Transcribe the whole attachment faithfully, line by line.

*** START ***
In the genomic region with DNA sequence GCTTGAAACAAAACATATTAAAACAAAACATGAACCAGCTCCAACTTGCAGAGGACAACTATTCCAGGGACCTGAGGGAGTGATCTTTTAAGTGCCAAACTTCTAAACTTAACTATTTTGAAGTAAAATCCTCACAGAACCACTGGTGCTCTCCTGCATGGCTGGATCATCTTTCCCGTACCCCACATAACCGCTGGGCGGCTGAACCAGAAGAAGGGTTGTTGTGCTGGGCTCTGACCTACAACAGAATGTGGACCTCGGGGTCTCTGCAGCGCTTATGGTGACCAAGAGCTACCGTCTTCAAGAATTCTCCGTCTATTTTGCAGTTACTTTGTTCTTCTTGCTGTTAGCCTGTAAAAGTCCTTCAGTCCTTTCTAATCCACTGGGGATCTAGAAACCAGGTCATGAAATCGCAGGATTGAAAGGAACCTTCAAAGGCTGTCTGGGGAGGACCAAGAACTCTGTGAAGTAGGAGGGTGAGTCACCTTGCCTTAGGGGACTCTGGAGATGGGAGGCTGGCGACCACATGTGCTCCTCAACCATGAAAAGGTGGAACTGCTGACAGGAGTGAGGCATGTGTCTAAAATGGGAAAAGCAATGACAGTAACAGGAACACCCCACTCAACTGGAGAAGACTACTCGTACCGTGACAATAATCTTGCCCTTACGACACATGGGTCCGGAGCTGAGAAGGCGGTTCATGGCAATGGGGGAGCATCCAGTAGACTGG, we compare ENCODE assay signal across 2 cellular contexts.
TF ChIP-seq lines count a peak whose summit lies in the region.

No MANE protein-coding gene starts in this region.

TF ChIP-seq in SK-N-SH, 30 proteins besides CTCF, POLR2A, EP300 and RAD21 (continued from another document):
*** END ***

In the genomic region with DNA sequence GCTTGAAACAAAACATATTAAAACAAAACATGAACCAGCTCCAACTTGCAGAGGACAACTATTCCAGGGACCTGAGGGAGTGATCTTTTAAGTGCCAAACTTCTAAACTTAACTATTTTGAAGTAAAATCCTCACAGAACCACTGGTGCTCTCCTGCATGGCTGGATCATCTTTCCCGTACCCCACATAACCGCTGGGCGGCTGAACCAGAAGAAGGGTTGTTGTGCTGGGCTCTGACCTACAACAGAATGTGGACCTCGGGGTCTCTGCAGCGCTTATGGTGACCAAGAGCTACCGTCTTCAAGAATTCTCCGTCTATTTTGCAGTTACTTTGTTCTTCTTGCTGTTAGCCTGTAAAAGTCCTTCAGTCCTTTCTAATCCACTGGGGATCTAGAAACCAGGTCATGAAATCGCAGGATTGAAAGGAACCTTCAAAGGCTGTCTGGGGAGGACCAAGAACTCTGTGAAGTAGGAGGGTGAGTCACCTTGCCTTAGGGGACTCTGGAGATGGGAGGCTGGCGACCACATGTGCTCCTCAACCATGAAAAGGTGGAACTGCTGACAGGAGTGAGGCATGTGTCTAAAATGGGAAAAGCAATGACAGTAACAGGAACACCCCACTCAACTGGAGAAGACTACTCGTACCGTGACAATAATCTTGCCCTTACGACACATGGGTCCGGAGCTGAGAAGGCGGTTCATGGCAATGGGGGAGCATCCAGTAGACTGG, we compare ENCODE assay signal across 2 cellular contexts.
TF ChIP-seq lines count a peak whose summit lies in the region.

No MANE protein-coding gene starts in this region.

TF ChIP-seq in SK-N-SH, 30 proteins besides CTCF, POLR2A, EP300 and RAD21 (continued from another document):